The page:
Analysis of a speech by Bishop Michael Curry

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I hadn’t planned on watching the wedding of Prince Harry and Meghan Markle, but during a break from work, I decided to skim the news. And there it was: a link to the live stream of the event. “I’ll just take a quick look,” I thought.

Well, it so happened that I started the stream just as Meghan’s car was pulling up to St. George’s Chapel at Windsor Castle. Long story short, my wife and I didn’t stop watching until 90 minutes or so later when Harry and Meghan were husband and wife and hopping into a carriage.

I’m glad I watched. It was a beautiful and highly unconventional service for a variety of reasons that you can easily read in one of the thousands of articles written about the event. (The Kingdom Choir’s rendition of Stand By Me was a highlight.)

But the part of the ceremony that particularly caught my attention—and the attention of millions around the world—was the sermon of Bishop Michael Curry.

The 65-year-old preacher from Chicago and the first black presiding Bishop of the Episcopal Church delivered an electrifying sermon, the likes of which no Royal Wedding had ever seen before.

You can watch the entire speech in the video below.

What I liked about the speech

  • I loved his passion for his message. You could tell he was right into it. To take just one example, at 1:44: “There’s a certain sense in which when you are loved, and you know it, when someone cares for you and you know it. When you love and you show it. It actually feels right. There’s something right about it.”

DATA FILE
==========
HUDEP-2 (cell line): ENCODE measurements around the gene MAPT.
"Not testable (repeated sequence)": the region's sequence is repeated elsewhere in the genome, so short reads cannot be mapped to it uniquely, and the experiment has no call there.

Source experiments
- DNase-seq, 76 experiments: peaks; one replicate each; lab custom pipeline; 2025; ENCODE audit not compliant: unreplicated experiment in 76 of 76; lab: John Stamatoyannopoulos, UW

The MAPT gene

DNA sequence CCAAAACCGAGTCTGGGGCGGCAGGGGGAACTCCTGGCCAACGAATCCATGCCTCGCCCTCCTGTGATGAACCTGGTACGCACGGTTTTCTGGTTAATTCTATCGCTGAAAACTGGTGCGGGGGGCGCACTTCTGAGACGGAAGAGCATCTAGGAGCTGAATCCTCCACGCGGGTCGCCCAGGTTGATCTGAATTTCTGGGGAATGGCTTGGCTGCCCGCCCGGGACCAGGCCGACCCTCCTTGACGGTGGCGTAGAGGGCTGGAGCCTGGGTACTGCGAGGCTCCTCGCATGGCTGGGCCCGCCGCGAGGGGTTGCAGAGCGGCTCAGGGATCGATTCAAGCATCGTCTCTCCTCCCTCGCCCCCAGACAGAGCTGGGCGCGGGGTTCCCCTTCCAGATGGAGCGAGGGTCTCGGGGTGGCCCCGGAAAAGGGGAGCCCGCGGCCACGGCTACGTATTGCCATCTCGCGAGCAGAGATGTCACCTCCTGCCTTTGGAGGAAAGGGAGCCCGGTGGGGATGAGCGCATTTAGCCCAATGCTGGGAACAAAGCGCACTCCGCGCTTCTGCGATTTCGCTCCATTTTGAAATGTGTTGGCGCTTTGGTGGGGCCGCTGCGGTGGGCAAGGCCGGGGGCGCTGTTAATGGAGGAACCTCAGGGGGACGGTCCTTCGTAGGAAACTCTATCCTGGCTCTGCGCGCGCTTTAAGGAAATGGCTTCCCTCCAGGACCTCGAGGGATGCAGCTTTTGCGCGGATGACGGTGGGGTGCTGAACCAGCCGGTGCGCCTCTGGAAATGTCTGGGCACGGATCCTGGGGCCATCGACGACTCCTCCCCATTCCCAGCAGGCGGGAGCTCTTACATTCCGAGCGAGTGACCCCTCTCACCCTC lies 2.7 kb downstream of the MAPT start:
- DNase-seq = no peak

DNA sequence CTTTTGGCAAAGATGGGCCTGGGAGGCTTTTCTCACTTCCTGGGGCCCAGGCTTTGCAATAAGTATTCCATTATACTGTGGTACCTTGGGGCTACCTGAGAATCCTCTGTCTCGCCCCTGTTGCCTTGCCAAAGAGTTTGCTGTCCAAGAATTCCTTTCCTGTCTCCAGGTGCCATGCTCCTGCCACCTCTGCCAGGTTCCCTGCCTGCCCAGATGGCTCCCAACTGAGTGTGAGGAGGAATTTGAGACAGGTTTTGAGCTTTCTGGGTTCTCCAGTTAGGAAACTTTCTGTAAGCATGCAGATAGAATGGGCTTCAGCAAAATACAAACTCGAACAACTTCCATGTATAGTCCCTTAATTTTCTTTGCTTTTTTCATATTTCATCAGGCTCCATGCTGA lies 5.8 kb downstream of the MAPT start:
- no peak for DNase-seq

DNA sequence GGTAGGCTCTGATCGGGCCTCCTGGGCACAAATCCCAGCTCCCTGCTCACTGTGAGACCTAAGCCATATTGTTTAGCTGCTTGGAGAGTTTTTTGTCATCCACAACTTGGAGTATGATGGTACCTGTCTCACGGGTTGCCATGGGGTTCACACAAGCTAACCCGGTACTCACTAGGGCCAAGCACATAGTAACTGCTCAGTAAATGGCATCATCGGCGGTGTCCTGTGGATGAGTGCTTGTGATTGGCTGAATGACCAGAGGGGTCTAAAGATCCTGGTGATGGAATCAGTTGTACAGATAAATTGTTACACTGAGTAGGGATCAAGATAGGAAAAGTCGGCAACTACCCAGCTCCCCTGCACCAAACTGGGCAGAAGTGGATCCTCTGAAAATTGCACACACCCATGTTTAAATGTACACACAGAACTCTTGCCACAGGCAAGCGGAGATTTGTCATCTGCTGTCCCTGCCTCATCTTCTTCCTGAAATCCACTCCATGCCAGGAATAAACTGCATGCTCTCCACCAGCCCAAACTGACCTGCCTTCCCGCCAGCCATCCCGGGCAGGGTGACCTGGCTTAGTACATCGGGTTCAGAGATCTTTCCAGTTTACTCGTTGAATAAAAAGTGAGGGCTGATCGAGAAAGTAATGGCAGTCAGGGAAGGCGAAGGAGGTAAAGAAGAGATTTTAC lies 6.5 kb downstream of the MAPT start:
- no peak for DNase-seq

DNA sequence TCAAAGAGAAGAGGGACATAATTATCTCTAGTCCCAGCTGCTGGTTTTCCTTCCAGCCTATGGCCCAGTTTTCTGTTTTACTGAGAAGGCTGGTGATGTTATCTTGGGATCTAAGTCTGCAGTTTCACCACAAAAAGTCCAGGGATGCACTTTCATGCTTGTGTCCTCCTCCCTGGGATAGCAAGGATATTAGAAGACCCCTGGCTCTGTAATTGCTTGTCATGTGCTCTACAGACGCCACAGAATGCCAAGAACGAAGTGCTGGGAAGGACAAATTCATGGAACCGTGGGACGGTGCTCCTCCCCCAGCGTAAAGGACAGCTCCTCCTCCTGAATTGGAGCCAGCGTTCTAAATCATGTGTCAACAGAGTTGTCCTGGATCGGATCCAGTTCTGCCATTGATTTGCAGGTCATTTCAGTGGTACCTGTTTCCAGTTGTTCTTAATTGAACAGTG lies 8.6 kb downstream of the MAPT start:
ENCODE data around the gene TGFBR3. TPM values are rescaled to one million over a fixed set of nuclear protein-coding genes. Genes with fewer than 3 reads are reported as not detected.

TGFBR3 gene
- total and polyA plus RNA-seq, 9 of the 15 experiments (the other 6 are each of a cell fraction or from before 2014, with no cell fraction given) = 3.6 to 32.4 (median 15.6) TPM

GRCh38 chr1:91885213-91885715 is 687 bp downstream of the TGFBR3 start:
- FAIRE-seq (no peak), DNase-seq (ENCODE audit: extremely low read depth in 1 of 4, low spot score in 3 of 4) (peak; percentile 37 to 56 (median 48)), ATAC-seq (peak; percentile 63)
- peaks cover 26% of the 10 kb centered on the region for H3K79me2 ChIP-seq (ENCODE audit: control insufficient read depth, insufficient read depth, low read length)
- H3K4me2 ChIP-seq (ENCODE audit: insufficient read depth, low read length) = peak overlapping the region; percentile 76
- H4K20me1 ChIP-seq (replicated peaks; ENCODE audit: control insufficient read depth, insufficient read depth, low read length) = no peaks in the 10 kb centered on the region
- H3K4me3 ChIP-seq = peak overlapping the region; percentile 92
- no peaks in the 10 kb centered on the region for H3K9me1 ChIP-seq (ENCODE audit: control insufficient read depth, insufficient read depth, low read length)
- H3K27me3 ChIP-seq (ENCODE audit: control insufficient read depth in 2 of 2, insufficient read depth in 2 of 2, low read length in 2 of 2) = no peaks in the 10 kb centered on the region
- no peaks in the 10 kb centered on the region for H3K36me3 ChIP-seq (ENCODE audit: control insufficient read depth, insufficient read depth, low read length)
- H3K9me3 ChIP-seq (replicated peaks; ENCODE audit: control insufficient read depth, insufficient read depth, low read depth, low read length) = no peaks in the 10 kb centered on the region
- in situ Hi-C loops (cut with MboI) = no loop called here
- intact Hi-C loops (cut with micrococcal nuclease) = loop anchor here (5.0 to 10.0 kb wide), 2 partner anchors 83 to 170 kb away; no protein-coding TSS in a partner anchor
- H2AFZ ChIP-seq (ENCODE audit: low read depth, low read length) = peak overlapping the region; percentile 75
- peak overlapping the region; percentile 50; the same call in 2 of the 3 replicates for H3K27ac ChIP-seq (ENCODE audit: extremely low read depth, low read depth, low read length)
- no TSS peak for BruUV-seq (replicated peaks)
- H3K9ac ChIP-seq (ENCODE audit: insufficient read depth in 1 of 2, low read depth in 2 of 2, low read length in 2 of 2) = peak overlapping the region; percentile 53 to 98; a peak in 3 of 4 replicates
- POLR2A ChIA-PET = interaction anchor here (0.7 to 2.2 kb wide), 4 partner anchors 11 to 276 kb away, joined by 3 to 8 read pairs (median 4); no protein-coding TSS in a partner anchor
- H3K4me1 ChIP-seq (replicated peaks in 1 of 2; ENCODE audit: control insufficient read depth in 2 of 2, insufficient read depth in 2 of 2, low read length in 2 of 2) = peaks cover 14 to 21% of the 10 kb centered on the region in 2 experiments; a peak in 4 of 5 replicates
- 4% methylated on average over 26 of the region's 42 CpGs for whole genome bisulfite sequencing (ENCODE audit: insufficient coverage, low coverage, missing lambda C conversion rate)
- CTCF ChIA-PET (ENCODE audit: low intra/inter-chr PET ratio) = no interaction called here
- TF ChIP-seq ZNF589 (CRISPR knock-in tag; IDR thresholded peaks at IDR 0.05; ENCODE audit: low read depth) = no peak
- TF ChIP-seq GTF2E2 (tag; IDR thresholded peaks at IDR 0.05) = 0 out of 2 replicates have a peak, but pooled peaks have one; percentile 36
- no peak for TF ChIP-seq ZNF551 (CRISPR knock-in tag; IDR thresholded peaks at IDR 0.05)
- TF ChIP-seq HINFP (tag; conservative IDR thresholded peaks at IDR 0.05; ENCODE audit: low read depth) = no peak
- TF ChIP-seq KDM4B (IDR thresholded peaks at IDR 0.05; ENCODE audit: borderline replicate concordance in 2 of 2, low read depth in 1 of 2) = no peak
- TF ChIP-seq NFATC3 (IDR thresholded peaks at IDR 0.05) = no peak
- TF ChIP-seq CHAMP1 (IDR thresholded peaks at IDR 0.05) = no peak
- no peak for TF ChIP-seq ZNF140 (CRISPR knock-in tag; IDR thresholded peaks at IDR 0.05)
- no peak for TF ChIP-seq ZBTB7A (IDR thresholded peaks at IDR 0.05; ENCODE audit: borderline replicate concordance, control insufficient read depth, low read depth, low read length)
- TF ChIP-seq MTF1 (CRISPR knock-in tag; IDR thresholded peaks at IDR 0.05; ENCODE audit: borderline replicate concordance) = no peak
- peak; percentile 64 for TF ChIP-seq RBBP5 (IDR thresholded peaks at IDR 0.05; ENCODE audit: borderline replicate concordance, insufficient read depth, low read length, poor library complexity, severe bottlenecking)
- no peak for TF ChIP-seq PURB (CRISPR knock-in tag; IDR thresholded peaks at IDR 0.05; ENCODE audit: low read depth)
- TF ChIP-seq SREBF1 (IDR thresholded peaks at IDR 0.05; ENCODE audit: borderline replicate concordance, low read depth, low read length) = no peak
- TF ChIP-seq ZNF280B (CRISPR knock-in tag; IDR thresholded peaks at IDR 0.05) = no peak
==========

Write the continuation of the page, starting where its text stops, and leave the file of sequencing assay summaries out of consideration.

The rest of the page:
• He was authentic. It would have been easy to give a restrained homily given the occasion, given that he was in England and given that the Royal Family was present. But Curry remained true to himself. By several accounts—and by looking at some of the reactions in the video—not everyone was comfortable with his style. But good on Curry for not trying to be someone he isn’t.
  • I liked the quote from Martin Luther King Jr. at 0:34, particularly because it is not one of the better known quotes from that great man.
  • Curry varied the rhythm of his speech, sometimes going fast and sometimes slowing right down with long pauses. He varied the volume of his voice, sometimes rising to a crescendo and sometimes coming down to a whisper.
  • He used humour:
    • “Two young people fell in love, and we all showed up.” (3:45)
    • “Jesus did not get an honorary doctorate for dying.” (6:40)
    • “And with this I will sit down. We got to get y’all married.” (10:00)
    • “Fire makes it possible for us to text and tweet and email and Instagram and Facebook and socially be dysfunctional with each other.” (12:00)